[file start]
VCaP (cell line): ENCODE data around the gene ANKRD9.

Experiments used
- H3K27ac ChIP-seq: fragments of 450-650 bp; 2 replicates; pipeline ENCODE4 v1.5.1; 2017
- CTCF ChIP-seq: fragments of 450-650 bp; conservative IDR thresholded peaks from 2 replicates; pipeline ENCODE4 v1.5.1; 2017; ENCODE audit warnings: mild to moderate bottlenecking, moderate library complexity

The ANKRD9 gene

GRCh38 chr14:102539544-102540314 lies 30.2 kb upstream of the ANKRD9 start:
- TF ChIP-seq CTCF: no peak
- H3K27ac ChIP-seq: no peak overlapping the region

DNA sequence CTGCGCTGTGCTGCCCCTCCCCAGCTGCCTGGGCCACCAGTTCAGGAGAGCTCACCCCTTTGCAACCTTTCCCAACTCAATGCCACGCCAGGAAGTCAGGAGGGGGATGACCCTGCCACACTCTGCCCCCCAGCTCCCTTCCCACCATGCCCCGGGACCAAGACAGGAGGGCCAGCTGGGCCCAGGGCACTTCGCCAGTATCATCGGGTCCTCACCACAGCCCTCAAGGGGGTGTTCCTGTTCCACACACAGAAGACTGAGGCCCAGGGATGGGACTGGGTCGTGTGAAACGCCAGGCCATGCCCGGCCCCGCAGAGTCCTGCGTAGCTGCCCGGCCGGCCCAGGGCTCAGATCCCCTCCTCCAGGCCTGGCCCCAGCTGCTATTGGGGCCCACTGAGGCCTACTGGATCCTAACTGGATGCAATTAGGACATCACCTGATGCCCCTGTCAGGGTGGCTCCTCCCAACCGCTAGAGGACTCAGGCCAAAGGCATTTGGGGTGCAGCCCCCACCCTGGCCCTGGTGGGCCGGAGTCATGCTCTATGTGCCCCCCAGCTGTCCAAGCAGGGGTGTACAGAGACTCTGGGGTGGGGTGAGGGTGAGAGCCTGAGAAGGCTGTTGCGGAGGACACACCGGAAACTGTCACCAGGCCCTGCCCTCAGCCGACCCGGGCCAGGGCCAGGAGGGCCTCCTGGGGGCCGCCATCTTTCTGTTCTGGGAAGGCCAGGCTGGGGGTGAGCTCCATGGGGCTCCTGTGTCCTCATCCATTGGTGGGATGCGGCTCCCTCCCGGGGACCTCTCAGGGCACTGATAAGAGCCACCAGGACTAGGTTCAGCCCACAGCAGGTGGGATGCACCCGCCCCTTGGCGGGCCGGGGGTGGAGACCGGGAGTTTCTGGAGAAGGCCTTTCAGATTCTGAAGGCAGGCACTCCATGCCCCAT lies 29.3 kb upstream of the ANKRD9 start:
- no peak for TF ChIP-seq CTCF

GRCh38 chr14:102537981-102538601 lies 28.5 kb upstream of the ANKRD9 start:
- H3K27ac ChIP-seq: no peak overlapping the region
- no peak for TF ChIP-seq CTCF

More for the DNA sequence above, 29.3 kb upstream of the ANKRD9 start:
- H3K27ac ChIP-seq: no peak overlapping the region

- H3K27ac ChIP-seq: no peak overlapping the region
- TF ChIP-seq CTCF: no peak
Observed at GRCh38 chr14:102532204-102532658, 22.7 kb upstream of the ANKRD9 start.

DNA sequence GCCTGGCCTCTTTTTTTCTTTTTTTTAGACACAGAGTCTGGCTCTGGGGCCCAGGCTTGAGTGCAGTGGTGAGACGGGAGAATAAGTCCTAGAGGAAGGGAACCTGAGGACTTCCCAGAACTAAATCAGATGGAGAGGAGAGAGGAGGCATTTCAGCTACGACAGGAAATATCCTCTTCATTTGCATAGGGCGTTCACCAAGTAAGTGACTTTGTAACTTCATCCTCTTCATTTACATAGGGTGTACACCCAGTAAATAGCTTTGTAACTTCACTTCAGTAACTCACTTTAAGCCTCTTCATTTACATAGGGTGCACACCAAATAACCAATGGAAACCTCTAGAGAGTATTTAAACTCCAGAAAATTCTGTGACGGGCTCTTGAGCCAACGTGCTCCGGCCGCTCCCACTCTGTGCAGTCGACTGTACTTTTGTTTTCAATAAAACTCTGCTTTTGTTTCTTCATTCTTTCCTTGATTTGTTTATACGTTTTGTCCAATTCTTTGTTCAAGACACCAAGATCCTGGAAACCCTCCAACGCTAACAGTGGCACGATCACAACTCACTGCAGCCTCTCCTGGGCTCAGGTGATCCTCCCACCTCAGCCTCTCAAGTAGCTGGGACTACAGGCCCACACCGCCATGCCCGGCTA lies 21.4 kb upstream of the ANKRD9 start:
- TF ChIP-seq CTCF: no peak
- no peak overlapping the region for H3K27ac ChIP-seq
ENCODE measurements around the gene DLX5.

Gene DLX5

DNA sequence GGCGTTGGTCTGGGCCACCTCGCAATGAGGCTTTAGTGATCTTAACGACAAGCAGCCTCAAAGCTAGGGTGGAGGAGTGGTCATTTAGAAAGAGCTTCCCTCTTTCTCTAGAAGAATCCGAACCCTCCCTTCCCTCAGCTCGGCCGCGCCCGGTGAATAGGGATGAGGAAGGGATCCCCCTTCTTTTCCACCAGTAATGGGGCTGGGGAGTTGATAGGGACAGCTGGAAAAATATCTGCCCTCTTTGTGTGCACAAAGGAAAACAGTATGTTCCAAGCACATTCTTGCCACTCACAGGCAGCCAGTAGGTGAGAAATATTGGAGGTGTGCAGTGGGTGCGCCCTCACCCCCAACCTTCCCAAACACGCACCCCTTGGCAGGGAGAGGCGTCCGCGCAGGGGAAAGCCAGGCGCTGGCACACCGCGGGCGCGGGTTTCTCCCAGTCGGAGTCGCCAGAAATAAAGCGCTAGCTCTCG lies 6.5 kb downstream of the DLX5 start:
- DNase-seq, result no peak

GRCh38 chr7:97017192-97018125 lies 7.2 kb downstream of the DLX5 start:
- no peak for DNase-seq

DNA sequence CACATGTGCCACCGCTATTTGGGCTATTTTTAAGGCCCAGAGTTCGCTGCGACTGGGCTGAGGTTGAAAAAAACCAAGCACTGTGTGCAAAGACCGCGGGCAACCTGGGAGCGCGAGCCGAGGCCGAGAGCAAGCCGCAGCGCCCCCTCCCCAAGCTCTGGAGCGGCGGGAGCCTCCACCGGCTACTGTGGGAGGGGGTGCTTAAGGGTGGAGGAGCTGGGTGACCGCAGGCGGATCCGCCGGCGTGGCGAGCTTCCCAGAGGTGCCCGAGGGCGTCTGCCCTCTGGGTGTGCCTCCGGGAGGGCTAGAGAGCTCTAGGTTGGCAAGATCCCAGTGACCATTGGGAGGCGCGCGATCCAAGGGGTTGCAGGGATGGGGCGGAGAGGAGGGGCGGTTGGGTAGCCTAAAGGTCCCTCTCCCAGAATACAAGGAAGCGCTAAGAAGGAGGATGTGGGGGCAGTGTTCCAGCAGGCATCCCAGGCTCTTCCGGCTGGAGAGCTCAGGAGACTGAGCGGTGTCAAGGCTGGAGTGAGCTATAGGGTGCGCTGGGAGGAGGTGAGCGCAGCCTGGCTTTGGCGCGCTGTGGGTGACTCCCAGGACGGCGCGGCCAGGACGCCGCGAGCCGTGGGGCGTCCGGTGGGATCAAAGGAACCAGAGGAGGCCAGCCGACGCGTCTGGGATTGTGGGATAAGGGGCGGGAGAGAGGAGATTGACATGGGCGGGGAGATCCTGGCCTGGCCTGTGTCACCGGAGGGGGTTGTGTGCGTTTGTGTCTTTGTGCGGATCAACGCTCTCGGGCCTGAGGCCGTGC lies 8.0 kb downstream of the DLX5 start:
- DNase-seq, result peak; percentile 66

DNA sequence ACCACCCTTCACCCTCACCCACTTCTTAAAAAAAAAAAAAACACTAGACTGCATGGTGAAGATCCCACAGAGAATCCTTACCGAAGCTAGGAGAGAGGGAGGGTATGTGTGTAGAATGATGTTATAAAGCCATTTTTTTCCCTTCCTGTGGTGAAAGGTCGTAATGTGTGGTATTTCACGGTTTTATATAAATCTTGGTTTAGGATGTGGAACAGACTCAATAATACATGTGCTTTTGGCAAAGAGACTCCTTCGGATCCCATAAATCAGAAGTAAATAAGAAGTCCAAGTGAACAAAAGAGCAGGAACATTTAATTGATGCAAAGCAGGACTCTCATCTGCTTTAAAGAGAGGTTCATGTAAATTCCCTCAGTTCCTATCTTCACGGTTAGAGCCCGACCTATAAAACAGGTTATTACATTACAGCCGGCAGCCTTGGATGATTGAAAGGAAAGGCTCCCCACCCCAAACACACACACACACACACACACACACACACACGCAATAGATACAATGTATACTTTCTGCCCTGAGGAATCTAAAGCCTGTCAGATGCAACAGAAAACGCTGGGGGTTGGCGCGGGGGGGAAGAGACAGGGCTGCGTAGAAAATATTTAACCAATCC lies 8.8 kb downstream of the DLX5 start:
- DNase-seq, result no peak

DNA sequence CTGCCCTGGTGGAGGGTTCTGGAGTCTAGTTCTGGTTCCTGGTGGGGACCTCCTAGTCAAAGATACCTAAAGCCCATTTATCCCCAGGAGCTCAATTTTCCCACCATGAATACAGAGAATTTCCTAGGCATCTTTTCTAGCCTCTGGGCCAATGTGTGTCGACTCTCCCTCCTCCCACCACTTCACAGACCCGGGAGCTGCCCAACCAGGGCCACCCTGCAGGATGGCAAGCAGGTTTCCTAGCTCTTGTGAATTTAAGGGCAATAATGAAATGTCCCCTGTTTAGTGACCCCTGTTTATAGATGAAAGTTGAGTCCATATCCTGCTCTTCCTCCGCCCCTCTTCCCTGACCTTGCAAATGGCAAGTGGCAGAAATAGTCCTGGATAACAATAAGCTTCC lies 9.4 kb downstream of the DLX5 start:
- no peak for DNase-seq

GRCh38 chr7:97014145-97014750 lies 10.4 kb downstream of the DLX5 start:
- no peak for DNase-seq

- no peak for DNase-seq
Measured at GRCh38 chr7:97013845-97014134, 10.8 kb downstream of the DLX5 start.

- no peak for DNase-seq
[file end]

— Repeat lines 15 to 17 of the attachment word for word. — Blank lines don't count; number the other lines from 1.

- H3K27ac ChIP-seq: no peak overlapping the region

- H3K27ac ChIP-seq: no peak overlapping the region
- TF ChIP-seq CTCF: no peak